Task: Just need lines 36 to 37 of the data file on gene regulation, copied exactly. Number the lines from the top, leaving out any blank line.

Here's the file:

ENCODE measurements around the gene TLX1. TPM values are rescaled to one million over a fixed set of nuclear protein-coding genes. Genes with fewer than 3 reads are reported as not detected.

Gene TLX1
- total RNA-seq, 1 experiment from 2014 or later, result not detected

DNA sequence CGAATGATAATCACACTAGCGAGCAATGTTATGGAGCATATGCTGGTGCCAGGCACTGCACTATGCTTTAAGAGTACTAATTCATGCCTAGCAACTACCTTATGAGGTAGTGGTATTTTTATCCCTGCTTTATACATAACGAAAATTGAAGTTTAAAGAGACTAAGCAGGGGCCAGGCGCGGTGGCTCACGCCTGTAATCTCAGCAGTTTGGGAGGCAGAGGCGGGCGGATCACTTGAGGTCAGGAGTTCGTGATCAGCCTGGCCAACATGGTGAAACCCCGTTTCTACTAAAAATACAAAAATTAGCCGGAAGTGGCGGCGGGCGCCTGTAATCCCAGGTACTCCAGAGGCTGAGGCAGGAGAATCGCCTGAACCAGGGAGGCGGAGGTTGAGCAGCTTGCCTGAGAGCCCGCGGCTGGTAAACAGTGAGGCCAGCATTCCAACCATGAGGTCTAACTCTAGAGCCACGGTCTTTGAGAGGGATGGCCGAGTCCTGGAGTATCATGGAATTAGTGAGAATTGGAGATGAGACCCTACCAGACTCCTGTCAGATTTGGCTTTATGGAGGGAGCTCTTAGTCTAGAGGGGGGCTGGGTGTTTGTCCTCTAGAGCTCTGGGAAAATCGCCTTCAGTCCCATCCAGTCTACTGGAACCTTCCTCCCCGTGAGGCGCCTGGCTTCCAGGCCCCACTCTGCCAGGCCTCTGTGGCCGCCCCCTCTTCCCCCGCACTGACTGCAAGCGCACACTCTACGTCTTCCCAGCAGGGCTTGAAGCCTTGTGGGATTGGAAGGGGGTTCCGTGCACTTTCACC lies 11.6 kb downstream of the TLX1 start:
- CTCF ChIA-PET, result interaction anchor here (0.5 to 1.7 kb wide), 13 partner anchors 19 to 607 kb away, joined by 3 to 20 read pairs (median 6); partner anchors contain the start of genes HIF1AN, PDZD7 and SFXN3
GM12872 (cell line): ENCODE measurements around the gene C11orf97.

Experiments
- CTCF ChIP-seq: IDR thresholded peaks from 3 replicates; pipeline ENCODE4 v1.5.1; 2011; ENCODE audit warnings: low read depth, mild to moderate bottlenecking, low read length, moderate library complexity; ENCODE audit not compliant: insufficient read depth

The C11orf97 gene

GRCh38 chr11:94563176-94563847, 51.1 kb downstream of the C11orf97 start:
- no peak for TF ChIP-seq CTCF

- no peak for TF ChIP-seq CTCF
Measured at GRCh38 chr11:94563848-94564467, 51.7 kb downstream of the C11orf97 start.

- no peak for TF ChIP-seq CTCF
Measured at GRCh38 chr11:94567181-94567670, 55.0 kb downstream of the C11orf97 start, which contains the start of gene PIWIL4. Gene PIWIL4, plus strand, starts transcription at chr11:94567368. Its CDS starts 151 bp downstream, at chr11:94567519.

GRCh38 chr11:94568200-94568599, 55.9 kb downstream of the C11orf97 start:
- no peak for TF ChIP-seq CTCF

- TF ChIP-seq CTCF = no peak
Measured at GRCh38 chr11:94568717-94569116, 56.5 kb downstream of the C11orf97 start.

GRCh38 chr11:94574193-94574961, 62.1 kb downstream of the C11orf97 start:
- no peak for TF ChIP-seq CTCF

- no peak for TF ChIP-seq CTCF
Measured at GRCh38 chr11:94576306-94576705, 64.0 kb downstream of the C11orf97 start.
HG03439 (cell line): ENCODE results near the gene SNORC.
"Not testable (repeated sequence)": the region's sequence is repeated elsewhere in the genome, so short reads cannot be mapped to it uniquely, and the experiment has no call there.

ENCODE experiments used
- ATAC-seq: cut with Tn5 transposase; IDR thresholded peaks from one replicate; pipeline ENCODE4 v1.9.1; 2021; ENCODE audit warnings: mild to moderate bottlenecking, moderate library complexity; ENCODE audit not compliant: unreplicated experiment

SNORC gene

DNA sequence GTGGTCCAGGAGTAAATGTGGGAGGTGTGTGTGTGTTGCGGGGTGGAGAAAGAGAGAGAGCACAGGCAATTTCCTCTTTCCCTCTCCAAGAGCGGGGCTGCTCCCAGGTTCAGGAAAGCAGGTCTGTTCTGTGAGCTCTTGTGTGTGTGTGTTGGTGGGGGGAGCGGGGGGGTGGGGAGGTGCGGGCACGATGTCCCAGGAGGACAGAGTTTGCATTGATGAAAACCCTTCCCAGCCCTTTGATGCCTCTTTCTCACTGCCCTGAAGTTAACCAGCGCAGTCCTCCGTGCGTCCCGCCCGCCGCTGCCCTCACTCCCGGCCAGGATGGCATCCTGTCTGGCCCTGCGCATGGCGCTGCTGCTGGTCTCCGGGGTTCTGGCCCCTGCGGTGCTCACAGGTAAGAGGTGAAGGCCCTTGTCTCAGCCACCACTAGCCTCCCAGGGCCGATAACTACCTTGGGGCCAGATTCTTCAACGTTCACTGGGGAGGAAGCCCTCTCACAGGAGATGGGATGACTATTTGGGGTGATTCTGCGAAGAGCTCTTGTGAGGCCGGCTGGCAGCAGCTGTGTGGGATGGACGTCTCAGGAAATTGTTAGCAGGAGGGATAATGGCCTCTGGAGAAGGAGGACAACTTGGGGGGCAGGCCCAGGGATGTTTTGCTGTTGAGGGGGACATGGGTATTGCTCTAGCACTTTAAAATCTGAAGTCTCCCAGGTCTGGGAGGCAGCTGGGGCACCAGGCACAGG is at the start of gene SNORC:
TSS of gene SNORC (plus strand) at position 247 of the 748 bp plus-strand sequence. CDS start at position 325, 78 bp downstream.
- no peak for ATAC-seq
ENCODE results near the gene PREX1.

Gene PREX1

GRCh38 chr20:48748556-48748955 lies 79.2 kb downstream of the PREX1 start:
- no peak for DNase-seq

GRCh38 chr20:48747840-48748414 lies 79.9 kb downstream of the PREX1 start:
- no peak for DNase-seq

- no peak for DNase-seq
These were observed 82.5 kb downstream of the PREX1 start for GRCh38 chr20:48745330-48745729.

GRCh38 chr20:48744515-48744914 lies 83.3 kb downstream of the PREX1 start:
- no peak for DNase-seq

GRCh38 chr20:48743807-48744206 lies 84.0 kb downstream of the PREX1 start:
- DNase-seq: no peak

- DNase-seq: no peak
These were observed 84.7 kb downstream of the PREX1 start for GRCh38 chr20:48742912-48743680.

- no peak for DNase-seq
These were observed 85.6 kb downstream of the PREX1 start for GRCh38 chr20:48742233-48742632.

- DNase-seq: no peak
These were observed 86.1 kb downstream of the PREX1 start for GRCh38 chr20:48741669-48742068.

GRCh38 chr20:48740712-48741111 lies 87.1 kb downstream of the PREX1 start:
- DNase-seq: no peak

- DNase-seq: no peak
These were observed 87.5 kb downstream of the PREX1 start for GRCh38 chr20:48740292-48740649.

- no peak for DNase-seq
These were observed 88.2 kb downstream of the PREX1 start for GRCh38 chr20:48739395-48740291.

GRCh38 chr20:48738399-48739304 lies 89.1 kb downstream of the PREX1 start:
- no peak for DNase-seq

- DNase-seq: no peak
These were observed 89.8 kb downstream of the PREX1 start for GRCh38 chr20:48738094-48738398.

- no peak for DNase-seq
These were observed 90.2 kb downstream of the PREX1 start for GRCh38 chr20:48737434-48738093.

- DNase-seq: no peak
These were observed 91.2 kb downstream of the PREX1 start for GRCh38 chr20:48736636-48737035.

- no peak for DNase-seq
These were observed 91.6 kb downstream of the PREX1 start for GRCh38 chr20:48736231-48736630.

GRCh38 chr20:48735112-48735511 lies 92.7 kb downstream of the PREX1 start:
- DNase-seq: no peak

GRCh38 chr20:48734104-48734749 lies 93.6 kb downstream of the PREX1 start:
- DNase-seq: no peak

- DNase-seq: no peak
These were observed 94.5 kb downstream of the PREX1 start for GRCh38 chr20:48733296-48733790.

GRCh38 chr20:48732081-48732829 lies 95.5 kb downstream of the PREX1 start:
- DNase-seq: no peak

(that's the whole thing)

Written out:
GRCh38 chr20:48747840-48748414 lies 79.9 kb downstream of the PREX1 start:
- no peak for DNase-seq